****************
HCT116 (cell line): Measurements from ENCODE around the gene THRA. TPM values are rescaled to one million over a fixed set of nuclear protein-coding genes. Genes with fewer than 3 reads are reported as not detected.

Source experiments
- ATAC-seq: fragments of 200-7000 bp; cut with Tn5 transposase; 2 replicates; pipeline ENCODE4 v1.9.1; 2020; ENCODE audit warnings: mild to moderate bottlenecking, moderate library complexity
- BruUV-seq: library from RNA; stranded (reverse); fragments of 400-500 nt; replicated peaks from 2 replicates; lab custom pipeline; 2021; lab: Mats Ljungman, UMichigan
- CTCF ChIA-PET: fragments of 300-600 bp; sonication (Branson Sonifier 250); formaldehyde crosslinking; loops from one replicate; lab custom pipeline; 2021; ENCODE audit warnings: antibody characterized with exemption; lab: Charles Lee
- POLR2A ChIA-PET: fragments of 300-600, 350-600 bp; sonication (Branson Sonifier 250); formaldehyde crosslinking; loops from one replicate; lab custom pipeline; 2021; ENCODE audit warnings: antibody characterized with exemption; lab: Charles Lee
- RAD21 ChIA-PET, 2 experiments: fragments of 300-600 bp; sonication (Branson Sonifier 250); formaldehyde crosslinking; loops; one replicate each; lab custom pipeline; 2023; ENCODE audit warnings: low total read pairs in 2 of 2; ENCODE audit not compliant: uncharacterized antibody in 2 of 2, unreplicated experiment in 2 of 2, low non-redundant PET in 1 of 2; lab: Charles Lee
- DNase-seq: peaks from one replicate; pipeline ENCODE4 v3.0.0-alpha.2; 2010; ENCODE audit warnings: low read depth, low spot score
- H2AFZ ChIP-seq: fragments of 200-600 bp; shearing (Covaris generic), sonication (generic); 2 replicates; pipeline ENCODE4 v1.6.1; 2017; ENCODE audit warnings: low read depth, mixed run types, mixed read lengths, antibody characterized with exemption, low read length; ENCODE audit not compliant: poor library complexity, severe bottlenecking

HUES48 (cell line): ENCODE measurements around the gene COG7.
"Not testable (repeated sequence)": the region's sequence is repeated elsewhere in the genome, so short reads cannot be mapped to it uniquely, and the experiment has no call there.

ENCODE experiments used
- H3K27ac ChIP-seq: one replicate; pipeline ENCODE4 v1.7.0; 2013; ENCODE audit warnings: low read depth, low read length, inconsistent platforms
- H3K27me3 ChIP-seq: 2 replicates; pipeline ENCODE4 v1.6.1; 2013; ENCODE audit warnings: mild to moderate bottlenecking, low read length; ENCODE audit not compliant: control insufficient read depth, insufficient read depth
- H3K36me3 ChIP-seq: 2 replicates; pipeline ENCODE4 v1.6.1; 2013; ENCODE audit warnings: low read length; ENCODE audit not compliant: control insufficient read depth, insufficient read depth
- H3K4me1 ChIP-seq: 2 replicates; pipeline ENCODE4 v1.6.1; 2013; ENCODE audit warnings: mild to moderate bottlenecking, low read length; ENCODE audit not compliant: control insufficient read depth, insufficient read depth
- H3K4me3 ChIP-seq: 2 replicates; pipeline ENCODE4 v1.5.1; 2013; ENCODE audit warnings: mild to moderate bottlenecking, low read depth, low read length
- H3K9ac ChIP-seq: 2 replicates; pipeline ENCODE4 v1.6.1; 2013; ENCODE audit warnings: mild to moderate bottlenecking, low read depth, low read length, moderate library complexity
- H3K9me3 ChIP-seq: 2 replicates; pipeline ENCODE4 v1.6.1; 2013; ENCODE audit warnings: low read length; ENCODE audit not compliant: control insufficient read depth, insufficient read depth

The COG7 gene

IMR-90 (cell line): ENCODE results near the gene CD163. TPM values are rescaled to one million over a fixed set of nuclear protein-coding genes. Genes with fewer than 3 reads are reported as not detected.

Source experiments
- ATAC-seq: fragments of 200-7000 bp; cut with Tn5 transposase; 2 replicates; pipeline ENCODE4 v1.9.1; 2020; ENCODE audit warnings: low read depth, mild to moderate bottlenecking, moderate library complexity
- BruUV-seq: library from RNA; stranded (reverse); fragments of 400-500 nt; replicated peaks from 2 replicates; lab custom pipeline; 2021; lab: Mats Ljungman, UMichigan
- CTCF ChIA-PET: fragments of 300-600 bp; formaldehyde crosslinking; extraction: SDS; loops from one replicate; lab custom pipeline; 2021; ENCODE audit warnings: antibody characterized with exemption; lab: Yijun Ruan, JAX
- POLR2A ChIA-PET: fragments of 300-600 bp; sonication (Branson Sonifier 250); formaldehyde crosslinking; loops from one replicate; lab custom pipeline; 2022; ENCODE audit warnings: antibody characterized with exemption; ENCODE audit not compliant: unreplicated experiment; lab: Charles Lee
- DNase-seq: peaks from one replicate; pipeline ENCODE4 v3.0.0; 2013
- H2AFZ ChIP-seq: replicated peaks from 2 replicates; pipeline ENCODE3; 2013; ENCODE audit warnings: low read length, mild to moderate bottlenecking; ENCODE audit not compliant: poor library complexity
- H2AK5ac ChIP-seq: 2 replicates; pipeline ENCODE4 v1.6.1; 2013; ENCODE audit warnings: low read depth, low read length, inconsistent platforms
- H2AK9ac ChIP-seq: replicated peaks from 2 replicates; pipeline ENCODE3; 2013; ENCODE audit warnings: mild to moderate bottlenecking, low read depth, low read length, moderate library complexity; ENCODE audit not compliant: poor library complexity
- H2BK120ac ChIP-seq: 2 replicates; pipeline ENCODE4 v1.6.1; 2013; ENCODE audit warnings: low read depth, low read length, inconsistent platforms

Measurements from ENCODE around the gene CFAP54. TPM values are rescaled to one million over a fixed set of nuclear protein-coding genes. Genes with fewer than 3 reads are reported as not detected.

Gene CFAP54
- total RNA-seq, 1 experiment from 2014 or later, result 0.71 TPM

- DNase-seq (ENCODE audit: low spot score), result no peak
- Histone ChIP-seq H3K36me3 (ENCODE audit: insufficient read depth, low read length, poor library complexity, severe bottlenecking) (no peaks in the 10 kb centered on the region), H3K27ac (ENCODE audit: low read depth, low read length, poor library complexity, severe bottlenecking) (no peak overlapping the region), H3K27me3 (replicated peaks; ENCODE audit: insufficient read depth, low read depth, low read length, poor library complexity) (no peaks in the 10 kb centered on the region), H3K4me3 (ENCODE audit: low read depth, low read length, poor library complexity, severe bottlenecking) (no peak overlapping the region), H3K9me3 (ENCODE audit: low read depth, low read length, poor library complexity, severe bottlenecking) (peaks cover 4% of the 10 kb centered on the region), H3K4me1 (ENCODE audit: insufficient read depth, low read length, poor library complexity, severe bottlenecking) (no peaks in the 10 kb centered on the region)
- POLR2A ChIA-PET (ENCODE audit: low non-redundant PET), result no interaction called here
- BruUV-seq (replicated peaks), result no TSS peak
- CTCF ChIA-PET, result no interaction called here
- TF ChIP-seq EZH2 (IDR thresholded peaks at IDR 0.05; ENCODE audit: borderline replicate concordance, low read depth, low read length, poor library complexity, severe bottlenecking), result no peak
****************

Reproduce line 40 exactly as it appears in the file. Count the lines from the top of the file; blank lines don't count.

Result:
- TF ChIP-seq EZH2 (IDR thresholded peaks at IDR 0.05; ENCODE audit: borderline replicate concordance, low read depth, low read length, poor library complexity, severe bottlenecking), result no peak